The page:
If we had been riding more slowly, engine-braking could have scrubbed off the handful of mph needed to make the corner, but when the pace is up, decelerating to set speed is a distant second to decelerating and braking. Riding slower or riding into a more-open corner would have suited his deceleration-only approach, but we need to develop our approach to suit every corner. For more on trail-braking, see “The Brake Light Initiative” and “The Pace 2.0.”
Bottom line: I met this rider that morning as his company was interested in hiring the YCRS to host street and track riding for a new product. The first hour of the street ride was on hugely fast roads, and we rode nose-to-tail; he seemed comfortable at speed and races a literbike in his home country. But when we turned onto the downhill more-technical road, he struggled to run the same risk-level pace in the tighter corners due to the issues described earlier.
It would be easy to say he needed to ride slower, but let’s be real. We ride motorcycles for many reasons, but one is the enjoyment of their performance. This young racer was having a great time, and part of that greatness was running an enjoyable pace on a fantastic supersport bike. It was my hope that he too would go to his brakes when he saw my brake light on before and into the corner, but his natural competitiveness came out and he rushed in sans brakes. I wrote in “The Pace” and “The Pace 2.0” that we ride with our friends on the street, but we had just met and he perhaps hadn’t seen those articles.
Kenny Roberts preached “slow in, fast out” but don’t for a second believe that KR got into corners slowly. His point was that the rider who rushes corner entries to make up time has the sport backward. Kenny talked about trailing the brakes into the corner and that allowed him to slow his bike relatively late in the corner. It went slow enough to get direction and fire off the corner because Kenny used his brakes into the corners. He didn’t roll off and hope; he guaranteed that he’d consistently hit the corner’s slowest point with the bike’s adjustable slowing component: the brakes.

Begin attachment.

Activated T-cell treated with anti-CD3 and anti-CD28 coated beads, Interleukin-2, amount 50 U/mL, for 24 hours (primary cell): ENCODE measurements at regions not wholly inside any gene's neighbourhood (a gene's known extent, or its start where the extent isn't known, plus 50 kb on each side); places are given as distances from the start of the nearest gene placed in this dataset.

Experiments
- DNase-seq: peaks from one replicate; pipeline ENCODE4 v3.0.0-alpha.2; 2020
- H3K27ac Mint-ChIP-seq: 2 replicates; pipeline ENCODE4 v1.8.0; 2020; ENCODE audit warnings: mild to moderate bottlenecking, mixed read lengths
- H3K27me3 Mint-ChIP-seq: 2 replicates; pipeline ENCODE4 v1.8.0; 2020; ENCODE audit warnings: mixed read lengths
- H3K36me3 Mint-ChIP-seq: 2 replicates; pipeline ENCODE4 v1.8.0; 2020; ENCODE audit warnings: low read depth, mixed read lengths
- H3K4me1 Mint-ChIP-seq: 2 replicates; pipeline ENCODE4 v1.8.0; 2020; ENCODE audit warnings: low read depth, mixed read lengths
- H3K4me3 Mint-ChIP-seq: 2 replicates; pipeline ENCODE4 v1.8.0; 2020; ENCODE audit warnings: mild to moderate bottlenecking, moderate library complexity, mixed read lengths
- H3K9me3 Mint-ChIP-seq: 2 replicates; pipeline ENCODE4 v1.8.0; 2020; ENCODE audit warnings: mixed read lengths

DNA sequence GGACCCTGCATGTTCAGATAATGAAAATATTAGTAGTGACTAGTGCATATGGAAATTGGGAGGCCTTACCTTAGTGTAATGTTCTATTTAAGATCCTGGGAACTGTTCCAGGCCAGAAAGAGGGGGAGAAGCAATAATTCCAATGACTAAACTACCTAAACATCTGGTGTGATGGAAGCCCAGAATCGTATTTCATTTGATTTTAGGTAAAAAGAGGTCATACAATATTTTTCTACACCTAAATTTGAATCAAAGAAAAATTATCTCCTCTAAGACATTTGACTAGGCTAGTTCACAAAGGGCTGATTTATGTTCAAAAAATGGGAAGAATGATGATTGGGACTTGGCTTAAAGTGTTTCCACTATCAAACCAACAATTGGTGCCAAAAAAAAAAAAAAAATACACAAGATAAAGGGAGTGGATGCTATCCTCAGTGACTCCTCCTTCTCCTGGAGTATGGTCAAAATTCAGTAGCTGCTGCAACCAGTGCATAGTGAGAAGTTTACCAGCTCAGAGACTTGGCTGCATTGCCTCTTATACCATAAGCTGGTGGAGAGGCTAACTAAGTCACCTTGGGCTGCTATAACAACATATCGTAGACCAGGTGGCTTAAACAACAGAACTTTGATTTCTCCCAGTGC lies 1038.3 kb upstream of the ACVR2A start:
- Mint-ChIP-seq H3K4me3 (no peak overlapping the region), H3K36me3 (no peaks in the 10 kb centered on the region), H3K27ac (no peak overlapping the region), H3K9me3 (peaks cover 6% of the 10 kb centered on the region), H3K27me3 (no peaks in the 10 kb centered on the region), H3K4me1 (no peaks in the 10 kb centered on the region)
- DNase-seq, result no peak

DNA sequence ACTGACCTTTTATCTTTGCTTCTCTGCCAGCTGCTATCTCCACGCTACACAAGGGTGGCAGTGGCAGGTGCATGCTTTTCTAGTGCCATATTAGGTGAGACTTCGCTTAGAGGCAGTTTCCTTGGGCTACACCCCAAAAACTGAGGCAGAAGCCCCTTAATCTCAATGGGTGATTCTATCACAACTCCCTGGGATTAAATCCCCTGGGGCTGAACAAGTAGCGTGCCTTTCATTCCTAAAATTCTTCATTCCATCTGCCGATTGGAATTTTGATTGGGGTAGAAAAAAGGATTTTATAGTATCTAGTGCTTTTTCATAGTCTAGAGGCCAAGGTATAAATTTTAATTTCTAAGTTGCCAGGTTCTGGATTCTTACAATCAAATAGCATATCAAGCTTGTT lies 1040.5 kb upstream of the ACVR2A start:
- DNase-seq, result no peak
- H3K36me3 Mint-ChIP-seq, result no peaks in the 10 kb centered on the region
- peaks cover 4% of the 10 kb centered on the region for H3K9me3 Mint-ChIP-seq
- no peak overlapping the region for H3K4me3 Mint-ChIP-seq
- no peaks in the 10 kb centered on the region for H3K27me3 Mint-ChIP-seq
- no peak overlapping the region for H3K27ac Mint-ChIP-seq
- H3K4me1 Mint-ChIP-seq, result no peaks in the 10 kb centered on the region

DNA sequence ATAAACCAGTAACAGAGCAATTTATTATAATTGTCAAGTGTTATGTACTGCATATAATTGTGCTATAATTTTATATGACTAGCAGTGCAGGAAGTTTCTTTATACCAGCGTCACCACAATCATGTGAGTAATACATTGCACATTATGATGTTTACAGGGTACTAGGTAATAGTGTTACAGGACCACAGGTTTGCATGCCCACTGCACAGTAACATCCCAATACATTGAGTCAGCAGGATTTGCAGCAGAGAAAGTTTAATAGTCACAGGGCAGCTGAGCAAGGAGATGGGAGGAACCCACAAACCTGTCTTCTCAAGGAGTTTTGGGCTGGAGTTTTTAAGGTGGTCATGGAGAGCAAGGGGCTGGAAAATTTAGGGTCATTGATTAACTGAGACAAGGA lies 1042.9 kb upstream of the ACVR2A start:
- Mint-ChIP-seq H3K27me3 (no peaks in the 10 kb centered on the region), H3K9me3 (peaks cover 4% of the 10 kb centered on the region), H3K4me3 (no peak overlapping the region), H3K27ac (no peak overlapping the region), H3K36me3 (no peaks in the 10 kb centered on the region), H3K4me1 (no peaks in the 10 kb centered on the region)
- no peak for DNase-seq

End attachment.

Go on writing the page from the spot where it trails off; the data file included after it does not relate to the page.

Avoiding disaster: MotoAmerica racer Kyle Wyman tells students at YCRS, “Crashes are a series of events; it’s usually not just one thing.” The young man I was riding with could have been jet-lagged; he had never seen the road before and had just picked up the rented motorcycle that morning. Those are relatively legitimate reasons and perhaps he slept poorly and was hung over. So now we have five reasons a rider could use to explain a crash. At YCRS and in my writing, riding, and racing, I don’t deny those types of reasons, but I add in the safety valve that saves a lot of drama: trail-braking.
If a rider habitually rolls off the throttle to the brakes for a corner and uses the brakes past the turn-in point, that rider enters the corner with a larger front contact patch, the steering geometry slightly tighter, and with the brake pads on the rotors. If there’s an emergency or even if the corner simply tightens, the safety device is already in place and the radius is tightening at the same lean angle.
Final thought: This weekly column is a ton of fun and we’ve done everything from videos to fiction to audio to bike building, but this week’s words could be the most important you’ve ever read. I wish I could run this column for a year, and I’m asking you to share it with clubs, forums, family, and friends.
Trail-braking is a life-changing, industry-growing, mistake-saving skill that we need to move to the top of the rider-priority list. If you are off the brakes before you turn into the corner, study this column and “The Brake Light Initiative” because there’s a wonderful world of safety, speed, and consistency waiting for you.